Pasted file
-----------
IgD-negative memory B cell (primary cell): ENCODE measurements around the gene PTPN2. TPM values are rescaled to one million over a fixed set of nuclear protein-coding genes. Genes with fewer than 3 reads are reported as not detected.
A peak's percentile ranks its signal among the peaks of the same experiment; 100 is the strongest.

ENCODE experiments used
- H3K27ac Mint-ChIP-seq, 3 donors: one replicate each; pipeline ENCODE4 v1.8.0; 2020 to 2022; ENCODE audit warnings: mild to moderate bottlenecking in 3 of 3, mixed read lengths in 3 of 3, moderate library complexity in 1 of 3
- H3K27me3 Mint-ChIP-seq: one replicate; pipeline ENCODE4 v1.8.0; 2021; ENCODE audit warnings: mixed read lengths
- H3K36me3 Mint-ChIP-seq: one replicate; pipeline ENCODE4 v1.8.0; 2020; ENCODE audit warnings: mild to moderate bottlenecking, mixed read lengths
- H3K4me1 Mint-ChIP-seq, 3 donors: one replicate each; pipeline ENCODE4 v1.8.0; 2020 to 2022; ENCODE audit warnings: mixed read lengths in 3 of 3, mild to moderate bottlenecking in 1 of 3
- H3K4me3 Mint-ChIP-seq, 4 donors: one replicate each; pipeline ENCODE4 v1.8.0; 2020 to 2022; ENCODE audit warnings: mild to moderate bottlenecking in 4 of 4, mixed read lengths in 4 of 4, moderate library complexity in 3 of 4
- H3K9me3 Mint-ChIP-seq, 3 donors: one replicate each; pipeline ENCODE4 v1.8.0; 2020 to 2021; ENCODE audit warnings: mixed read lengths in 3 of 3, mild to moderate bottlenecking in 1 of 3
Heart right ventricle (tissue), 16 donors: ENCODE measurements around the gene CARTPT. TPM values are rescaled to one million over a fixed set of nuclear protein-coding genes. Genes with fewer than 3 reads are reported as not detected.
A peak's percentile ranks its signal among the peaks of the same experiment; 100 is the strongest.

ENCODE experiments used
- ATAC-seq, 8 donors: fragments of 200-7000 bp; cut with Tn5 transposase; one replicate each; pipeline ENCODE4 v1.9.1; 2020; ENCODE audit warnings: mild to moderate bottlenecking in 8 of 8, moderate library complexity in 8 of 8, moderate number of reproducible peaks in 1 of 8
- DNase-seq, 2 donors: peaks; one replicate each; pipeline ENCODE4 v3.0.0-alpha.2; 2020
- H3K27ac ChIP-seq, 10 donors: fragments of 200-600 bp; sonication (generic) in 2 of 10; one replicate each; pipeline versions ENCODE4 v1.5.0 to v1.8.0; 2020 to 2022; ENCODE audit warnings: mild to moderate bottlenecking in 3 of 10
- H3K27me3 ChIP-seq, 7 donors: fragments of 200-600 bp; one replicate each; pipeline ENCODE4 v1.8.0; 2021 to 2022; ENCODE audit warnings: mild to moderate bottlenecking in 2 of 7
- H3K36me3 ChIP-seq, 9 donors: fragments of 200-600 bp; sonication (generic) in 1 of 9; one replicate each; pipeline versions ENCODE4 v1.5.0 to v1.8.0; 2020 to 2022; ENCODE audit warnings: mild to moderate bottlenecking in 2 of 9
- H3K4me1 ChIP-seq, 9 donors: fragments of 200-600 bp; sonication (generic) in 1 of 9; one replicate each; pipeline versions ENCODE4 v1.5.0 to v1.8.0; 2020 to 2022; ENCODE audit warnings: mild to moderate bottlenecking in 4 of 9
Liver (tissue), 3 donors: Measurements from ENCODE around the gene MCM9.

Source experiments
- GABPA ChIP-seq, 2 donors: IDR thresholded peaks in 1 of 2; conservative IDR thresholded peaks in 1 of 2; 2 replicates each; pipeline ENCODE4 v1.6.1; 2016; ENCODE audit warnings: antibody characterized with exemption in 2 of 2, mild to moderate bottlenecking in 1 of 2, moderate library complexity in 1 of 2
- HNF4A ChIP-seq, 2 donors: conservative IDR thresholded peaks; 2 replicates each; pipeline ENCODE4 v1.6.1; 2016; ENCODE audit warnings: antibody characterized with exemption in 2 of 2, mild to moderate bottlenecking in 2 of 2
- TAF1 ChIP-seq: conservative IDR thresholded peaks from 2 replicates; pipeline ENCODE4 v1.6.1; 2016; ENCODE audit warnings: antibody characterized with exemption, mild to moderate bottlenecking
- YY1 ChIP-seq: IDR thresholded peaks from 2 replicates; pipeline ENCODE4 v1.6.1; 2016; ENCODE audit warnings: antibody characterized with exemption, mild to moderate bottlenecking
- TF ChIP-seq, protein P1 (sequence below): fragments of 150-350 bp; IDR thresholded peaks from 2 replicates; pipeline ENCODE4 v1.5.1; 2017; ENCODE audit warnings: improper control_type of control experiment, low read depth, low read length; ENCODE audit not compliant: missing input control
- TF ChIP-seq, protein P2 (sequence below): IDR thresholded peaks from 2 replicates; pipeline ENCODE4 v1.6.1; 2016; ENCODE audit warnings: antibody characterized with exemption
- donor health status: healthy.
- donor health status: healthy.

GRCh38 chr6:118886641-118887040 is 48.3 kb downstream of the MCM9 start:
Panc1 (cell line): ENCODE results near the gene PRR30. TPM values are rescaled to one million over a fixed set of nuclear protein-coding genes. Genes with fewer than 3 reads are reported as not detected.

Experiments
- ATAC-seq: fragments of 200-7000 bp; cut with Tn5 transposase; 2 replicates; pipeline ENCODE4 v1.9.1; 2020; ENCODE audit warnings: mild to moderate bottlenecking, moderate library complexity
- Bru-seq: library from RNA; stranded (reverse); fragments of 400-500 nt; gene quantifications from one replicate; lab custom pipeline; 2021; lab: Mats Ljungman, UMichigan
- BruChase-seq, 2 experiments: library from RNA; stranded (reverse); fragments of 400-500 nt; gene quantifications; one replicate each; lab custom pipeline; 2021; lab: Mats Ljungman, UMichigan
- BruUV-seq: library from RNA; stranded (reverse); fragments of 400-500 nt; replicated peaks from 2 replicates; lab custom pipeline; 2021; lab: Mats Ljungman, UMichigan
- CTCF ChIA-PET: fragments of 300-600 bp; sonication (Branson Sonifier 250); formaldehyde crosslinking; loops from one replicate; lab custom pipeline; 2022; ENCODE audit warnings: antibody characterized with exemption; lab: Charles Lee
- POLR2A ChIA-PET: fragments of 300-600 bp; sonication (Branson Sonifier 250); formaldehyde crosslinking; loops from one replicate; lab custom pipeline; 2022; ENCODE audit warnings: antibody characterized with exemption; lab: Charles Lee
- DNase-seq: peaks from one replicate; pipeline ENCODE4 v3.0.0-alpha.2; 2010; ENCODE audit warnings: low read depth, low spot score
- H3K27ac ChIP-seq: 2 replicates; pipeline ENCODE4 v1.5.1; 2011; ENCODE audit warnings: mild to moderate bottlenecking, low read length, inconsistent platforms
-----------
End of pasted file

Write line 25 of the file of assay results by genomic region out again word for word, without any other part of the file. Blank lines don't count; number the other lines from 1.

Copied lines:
- TF ChIP-seq, protein P1 (sequence below): fragments of 150-350 bp; IDR thresholded peaks from 2 replicates; pipeline ENCODE4 v1.5.1; 2017; ENCODE audit warnings: improper control_type of control experiment, low read depth, low read length; ENCODE audit not compliant: missing input control